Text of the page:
Re-imagining the late '60s children's show The Banana Splits as an R-rated horror flick is a stroke of genius. That's why it's disappointing that The Banana Splits Movie doesn't do enough with the concept. For those of us who are a certain age, the show was can't-miss television as kids. Although the Splits acted silly, there was something about those costumes that felt slightly sinister. I can remember being as creeped out by the characters as I was drawn to them. This new film is on the right track in playing up their inherent freakiness. It just holds back a little too much.
Harley (Finlay Wojtak-Hissong) is a young boy who loves The Banana Splits. For his birthday, his mother Beth (Dani Kind) gets him tickets to a taping, much to the dismay of her loutish boyfriend Mitch (Steve Lund). Together with brother Austin (Romeo Carere), they head out to the show, where they meet other fans, including a stage father trying to get his daughter into show business and a young couple in love.
The twist here is that Fleegle, Bingo, Drooper, and Snorky are not actors wearing costumes, they're animatronic. And when they find out that the show is about to be cancelled, they turn murderous.
The best scenes in The Banana Splits Movie are the ones in which the characters wreak bloody havoc. Watching them kill a guy with a lollipop or run people down with the Banana Buggy is a lot of self-aware fun. Those bits strike the right balance of being goofy and gory. Director Danishka Esterhazy is clearly having a great time envisioning these kiddie show stars as killers, a quality that gives the picture some spark. Anyone watching the movie is probably coming for this material, which does a nice job tapping into the fact that the Splits' appearance can be unnerving.
Everything else is the problem. Whenever the film focuses on Austin's attempts to woo a network page, or Harley's dislike of Mitch, or anything not involving the Banana Splits, it screeches to a halt. Clunky dialogue and predictable, half-baked character arcs abound. The screenplay by Jed Elinoff and Scott Thomas needed to either have more horror moments or less personal drama. We're here for the crazy. Why not give us as much as possible?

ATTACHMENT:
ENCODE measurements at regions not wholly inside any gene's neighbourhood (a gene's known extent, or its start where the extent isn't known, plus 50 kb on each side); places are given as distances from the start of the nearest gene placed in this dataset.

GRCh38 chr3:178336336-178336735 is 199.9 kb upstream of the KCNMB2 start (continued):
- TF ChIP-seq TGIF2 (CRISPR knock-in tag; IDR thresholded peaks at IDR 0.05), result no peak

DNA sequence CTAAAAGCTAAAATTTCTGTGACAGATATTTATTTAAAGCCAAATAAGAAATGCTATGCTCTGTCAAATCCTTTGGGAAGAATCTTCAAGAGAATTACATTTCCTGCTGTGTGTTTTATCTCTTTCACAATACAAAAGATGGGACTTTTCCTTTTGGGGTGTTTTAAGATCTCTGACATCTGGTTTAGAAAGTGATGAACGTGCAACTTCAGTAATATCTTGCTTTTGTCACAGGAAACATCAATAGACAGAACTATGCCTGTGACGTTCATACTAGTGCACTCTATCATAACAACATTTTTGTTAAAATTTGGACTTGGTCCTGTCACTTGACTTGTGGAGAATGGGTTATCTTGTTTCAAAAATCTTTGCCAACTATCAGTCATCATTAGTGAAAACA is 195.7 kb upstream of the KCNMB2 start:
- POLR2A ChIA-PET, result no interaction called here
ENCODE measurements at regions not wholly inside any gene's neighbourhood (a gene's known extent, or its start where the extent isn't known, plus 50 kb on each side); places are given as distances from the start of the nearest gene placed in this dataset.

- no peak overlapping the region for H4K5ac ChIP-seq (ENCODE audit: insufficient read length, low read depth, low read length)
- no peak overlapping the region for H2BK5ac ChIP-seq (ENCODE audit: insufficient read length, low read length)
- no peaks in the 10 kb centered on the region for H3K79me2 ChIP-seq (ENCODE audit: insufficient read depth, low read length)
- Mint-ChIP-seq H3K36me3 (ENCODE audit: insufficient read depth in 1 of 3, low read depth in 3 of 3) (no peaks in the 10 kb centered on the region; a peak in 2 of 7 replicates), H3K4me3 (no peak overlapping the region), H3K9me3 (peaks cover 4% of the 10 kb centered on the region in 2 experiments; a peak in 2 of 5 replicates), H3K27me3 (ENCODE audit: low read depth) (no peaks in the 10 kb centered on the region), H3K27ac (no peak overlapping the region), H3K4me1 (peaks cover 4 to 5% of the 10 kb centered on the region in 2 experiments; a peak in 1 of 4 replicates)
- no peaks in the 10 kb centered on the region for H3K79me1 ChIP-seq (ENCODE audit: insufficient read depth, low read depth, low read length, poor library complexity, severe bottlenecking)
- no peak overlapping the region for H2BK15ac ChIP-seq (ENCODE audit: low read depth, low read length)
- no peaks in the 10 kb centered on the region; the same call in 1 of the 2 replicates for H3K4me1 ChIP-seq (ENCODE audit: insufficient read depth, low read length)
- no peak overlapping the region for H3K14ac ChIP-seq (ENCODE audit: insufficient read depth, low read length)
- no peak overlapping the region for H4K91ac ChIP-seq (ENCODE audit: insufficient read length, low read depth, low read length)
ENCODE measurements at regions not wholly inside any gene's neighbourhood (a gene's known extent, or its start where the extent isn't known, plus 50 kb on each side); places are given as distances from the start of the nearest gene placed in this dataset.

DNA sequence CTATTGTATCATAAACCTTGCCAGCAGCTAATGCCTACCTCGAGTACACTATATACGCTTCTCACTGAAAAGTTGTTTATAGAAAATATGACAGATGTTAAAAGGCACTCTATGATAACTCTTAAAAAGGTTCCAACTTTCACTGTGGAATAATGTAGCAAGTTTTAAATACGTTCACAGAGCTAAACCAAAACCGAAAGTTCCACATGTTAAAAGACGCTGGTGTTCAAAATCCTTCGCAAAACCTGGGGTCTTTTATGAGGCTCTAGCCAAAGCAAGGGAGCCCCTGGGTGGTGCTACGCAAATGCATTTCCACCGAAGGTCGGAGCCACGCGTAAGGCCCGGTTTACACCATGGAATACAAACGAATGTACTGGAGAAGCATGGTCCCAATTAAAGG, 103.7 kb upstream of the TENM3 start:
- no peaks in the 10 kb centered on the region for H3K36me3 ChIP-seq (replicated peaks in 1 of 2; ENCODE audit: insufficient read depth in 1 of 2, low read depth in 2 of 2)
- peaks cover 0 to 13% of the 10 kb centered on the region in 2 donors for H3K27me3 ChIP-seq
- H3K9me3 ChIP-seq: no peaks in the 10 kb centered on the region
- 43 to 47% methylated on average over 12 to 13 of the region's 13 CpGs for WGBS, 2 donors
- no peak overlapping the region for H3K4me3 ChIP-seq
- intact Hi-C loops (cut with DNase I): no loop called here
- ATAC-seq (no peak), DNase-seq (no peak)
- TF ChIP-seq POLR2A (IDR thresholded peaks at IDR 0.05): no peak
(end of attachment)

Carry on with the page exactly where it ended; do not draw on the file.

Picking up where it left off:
When it's doing what it's supposed to do, The Banana Splits Movie has some definite novelty value. Unfortunately, that's only about 50% of the time, tops. Should you see the film? If the premise intrigues you, you'll probably be glad you did, even if it never hits the ridiculous heights it should. Hard to deny, though, that some of the potential has been needlessly squandered.
Blu-ray Features: The Banana Splits Movie will be released on DVD and Blu-ray combo pack August 27. Warner Bros. Home Entertainment provided a complimentary copy for review purposes.
Three special features are found on the Blu-ray. “Banana Splits: Behind the Horror” is a making-of segment that has key creative people (both in front of and behind the camera) discussing the genesis of the project, the history of the characters, and the approach to making a horror movie based on them. It's a fun piece that indicates everyone was trying to produce something cool and special. “Terror on Set” is similarly entertaining, as it focuses on the creation of the scenes in which the Splits kill. A lot of care went into these sequences, which are easily the best part of the picture.
Finally, there's “Breaking News! The Banana Splits Massacre,” a short, fake cable news report recounting the events we've already seen in the film itself.
out of four
The Banana Splits Movie is rated R for horror violence and gore. The running time is 1 hour and 29 minutes.